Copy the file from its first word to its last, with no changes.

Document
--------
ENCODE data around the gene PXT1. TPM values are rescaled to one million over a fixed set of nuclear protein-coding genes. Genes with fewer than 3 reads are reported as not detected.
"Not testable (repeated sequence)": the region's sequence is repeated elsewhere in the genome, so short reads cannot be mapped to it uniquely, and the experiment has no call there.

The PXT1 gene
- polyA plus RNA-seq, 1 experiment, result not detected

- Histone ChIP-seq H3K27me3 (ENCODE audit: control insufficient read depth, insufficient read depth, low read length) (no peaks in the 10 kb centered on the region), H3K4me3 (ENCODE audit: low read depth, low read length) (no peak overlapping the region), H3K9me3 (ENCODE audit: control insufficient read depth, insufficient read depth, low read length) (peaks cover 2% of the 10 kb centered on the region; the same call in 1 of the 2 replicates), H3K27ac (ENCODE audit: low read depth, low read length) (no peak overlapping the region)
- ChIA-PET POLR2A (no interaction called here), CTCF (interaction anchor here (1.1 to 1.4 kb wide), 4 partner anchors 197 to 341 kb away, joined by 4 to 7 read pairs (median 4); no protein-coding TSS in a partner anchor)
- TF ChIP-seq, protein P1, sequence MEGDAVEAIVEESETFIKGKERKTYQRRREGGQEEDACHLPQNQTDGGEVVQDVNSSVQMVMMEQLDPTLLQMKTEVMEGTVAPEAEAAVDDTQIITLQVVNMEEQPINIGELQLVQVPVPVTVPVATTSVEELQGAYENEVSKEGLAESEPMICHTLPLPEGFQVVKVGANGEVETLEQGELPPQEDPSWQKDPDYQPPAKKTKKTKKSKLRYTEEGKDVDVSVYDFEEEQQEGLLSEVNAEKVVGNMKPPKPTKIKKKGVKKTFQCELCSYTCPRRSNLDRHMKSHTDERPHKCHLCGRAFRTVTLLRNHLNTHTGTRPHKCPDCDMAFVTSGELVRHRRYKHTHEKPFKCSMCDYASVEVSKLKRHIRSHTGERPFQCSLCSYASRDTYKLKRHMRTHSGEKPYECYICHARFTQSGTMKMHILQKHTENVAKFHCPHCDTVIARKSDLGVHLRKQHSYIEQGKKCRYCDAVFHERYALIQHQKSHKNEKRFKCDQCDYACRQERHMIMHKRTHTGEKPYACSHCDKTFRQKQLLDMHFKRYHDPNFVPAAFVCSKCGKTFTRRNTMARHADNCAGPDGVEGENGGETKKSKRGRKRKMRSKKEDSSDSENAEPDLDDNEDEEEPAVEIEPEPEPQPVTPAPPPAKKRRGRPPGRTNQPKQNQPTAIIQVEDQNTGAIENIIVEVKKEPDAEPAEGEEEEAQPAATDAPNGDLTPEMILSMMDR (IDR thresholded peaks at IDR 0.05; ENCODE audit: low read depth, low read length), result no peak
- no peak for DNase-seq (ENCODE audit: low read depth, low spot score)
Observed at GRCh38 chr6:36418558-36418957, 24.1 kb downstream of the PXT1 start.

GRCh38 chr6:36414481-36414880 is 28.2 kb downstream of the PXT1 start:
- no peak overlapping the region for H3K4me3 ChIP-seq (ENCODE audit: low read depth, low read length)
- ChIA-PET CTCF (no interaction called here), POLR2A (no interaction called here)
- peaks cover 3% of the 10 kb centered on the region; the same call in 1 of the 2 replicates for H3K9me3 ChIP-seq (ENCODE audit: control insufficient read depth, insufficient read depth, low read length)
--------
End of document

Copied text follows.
ENCODE data around the gene PXT1. TPM values are rescaled to one million over a fixed set of nuclear protein-coding genes. Genes with fewer than 3 reads are reported as not detected.
"Not testable (repeated sequence)": the region's sequence is repeated elsewhere in the genome, so short reads cannot be mapped to it uniquely, and the experiment has no call there.

The PXT1 gene
- polyA plus RNA-seq, 1 experiment, result not detected

- Histone ChIP-seq H3K27me3 (ENCODE audit: control insufficient read depth, insufficient read depth, low read length) (no peaks in the 10 kb centered on the region), H3K4me3 (ENCODE audit: low read depth, low read length) (no peak overlapping the region), H3K9me3 (ENCODE audit: control insufficient read depth, insufficient read depth, low read length) (peaks cover 2% of the 10 kb centered on the region; the same call in 1 of the 2 replicates), H3K27ac (ENCODE audit: low read depth, low read length) (no peak overlapping the region)
- ChIA-PET POLR2A (no interaction called here), CTCF (interaction anchor here (1.1 to 1.4 kb wide), 4 partner anchors 197 to 341 kb away, joined by 4 to 7 read pairs (median 4); no protein-coding TSS in a partner anchor)
- TF ChIP-seq, protein P1, sequence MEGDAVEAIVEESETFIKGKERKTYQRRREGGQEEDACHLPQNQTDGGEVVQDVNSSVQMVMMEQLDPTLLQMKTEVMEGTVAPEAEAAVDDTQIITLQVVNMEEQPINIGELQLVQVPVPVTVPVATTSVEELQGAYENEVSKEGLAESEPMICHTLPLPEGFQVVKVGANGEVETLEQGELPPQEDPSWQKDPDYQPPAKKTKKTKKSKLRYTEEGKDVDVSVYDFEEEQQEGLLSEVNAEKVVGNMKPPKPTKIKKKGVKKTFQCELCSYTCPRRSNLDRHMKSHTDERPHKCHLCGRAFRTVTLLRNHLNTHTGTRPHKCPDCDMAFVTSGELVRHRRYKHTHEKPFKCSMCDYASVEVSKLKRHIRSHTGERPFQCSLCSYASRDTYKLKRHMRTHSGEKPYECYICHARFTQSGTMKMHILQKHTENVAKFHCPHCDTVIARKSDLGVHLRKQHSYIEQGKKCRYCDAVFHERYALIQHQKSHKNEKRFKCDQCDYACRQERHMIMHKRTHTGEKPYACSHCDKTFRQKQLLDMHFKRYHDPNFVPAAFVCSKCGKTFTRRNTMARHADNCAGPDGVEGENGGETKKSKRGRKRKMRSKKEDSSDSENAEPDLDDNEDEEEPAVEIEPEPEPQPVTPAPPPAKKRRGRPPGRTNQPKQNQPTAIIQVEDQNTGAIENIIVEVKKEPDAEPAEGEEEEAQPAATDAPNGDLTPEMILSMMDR (IDR thresholded peaks at IDR 0.05; ENCODE audit: low read depth, low read length), result no peak
- no peak for DNase-seq (ENCODE audit: low read depth, low spot score)
Observed at GRCh38 chr6:36418558-36418957, 24.1 kb downstream of the PXT1 start.

GRCh38 chr6:36414481-36414880 is 28.2 kb downstream of the PXT1 start:
- no peak overlapping the region for H3K4me3 ChIP-seq (ENCODE audit: low read depth, low read length)
- ChIA-PET CTCF (no interaction called here), POLR2A (no interaction called here)
- peaks cover 3% of the 10 kb centered on the region; the same call in 1 of the 2 replicates for H3K9me3 ChIP-seq (ENCODE audit: control insufficient read depth, insufficient read depth, low read length)